Creasing, cracking, creaking: is the world ready for foldable phones?

Displays that creak when they (un)fold
Displays that get cracked
Displays that have creases down the middle
Displays that peel off
Displays that get bumps and bubbles inside them

I could go on and on. And this is when we have barely seen a year or so of the so-called “foldable phone” revolution. I have been writing about technology for a while now and I can safely say that I have never come across so many phones that come with “handle with care” tags, scarily premium and still manage to look defective! The Moto Razr creaks and gets bumps on its display, the Galaxy Z Flip seems to be made of special glass that scratches like plastic, the Galaxy Fold’s display was so plasticky that some peeled it off thinking it was a screen protector… and to think we were complaining of iPhones bending a little a few years ago. 

The shocking part is that these devices are coming from established brands. Brands with a great track record in hardware and design. Sure, they have slipped up from time to time, but seldom to this extent and seldom so frequently. And all of them are slipping up on the same parameter – the foldable / flippable display. 

It has almost come to the stage when the moment one hears of a “foldable” phone, one starts ticking off mental checkboxes about bending, creaking, getting air bubbles, and so on. What is particularly shocking is that all this is happening in devices that are extremely expensive – most foldable phones (unless linked to drug lords) cost more than the starting price of the iPhone 11 Pro! It almost makes me wonder as if the words “quality control” have become superfluous in some of these organisations. How else can you explain devices that develop faults and malfunction within days, and in some cases, even hours, of being used?

Samsung Galaxy Z Flip

What’s no less befuddling is the response of many of the brands towards this. Many devices are now being accompanied by elaborate “handle with care” videos, some of which advise such levels of careful handling that you wonder if you are handling a phone or a thousand-year-old artefact. We have also heard of review times being slashed – some foldables have been handed out for as little as two days. It is almost as if the brands who have made the phones are saying: “Yeah, these are sort of not quite there, so handle them carefully.” A legitimate statement, indeed, were it not slapped on to super-hyped devices which came with massive price tags.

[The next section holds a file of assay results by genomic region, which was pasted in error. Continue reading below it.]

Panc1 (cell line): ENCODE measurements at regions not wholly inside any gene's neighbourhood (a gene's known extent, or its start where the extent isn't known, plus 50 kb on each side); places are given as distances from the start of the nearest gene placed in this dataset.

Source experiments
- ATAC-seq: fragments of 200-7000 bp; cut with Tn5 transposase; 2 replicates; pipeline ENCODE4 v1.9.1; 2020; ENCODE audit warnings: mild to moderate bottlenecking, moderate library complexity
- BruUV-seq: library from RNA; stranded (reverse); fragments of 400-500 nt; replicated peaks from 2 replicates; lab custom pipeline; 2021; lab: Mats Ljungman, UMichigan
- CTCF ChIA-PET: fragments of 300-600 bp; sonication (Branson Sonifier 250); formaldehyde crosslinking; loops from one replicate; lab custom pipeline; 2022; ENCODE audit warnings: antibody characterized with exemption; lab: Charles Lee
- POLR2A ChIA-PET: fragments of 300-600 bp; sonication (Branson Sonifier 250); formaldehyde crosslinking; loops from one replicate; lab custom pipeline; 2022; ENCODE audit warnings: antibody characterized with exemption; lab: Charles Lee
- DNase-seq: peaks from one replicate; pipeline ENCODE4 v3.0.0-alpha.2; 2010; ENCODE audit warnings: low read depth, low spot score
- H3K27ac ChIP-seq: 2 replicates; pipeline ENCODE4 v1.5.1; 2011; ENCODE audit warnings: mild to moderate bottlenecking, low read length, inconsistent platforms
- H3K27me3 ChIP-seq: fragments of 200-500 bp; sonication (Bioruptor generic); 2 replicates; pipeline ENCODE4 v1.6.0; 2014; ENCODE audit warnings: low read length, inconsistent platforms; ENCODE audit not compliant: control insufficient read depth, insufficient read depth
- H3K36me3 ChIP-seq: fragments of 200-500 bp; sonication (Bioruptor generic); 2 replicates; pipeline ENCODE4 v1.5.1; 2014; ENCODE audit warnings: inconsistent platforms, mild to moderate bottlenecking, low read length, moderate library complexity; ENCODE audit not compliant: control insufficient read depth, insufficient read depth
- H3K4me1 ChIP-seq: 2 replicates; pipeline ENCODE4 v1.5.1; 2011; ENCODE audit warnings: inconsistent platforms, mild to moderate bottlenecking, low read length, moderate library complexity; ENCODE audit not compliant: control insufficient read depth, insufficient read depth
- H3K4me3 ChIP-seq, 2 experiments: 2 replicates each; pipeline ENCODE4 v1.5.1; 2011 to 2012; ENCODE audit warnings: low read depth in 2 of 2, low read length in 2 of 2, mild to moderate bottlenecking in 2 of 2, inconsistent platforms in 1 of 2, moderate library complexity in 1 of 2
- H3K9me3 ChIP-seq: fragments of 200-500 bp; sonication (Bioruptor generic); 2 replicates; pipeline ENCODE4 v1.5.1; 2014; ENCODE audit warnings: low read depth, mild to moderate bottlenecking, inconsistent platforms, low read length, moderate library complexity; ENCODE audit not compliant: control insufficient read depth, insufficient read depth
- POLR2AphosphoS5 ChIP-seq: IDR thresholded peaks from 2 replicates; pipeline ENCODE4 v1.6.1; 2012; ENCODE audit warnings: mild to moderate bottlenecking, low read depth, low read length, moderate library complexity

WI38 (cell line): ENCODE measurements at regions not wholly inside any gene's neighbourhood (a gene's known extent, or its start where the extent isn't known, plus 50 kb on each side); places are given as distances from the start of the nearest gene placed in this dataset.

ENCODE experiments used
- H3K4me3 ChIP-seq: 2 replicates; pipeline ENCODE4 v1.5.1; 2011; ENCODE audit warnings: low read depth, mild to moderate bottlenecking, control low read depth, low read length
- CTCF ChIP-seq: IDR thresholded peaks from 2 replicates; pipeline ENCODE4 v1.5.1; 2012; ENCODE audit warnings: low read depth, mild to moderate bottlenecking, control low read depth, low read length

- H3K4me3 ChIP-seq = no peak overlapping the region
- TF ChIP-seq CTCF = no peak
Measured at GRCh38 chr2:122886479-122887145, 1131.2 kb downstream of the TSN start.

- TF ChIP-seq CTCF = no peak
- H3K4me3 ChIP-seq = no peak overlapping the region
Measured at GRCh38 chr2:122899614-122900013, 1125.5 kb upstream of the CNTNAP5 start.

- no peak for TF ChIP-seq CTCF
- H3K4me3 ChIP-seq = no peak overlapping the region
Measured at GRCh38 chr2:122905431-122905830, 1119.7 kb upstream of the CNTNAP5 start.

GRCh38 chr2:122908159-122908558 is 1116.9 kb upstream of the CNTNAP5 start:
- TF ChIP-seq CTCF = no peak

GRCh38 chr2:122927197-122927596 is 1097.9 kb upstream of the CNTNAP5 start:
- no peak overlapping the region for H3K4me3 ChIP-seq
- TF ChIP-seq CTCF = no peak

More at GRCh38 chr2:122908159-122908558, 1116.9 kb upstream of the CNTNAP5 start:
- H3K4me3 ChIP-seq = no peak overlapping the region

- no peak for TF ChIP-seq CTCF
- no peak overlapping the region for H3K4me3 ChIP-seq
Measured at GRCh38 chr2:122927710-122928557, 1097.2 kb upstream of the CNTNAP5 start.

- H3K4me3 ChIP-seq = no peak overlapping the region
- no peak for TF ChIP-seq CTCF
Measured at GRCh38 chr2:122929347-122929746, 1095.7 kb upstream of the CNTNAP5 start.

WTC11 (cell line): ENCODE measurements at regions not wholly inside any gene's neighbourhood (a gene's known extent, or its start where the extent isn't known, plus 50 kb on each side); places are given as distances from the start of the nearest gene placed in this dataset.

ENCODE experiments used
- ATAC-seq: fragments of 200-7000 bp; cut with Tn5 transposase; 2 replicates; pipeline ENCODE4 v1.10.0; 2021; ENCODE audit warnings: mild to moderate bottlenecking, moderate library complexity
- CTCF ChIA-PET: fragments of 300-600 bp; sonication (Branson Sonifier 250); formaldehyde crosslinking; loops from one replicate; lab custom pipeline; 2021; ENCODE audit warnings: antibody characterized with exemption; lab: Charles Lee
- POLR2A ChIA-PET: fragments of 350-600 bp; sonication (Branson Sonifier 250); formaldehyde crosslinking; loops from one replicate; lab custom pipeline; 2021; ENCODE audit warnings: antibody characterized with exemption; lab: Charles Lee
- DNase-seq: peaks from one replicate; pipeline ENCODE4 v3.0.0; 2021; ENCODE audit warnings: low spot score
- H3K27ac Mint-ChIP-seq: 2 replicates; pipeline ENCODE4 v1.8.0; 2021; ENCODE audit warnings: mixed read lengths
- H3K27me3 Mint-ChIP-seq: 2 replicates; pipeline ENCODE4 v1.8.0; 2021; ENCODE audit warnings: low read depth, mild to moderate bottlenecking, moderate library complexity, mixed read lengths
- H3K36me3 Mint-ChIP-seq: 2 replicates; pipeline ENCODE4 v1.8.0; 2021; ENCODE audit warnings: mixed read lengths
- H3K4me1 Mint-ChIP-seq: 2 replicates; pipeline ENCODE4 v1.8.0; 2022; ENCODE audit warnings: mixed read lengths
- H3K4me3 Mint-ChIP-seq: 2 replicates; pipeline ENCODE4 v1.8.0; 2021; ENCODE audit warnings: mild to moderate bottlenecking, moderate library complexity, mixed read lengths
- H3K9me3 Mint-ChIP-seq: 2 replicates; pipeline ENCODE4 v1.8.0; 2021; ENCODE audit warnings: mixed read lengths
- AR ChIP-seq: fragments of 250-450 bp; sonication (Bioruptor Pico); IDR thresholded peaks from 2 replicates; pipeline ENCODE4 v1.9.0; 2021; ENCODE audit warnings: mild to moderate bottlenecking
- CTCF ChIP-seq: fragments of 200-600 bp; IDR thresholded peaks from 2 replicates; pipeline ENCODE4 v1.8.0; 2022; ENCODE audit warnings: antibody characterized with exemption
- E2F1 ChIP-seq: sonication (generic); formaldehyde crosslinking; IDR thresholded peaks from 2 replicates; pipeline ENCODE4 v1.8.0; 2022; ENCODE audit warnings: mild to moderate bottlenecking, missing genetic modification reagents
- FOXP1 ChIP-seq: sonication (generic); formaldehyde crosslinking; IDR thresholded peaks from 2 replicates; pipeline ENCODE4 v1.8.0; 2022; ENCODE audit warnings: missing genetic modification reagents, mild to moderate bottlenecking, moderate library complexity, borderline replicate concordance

I will sum it up – we are right now being sold phones that are being hailed as futuristic, being asked to pay a bomb for them and seeing a number of them develop faults and quirks within no time at all.  

Do not get me wrong. The smartphone industry has always had its share of quirkily innovative devices. Nokia had a phone with a spherical keypad, Sony put Playstation like controls on one of its devices,  Modu and Motorola tried to convince us that we could add hardware elements to phones in a modular manner, Microsoft gave us some very odd named Kin slider phones, BlackBerry gave us a QWERTY keyboard on a touchscreen that wobbled,  and so on and so forth. And there’s absolutely nothing wrong with this. There should be no restrictions on innovation. A point to note about all these innovative devices, however, was that although they seemed markedly different from their contemporaries and had their own set of eccentricities in terms of functionality, they seemed like finished products ready to be sold in the market. They were not perfect, but they never seemed like prototypes in terms of build. We have seen software bugs galore in devices and even the odd case of batteries that blew up, but never such an array of displays from different brands that seemed determined to show that with great foldability comes great creakability, creasibility and crackability!

The foldable display phone might indeed be the phone of the future. But then existing ones need to be made a little future proof themselves. Until that happens, a small request to the companies – keep those foldable display phones in the labs. These delicate darlings do not seem to be ready for the big, bad world. Not yet. 

Nimish Dubey

Nimish Dubey has been writing on technology since 1999. He has contributed to a number of publications and websites including The Times of India, Hindustan Times, Mint, Economic Times, Outlook, and India Today. He is currently the Editorial Mentor at and a regular contributor to Indian Express. When not writing, he loves to read and listen to classic rock.